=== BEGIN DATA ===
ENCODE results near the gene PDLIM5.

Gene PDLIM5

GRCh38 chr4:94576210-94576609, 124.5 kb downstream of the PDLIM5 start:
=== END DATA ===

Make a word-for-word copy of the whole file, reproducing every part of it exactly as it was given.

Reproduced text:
ENCODE results near the gene PDLIM5.

Gene PDLIM5

GRCh38 chr4:94576210-94576609, 124.5 kb downstream of the PDLIM5 start: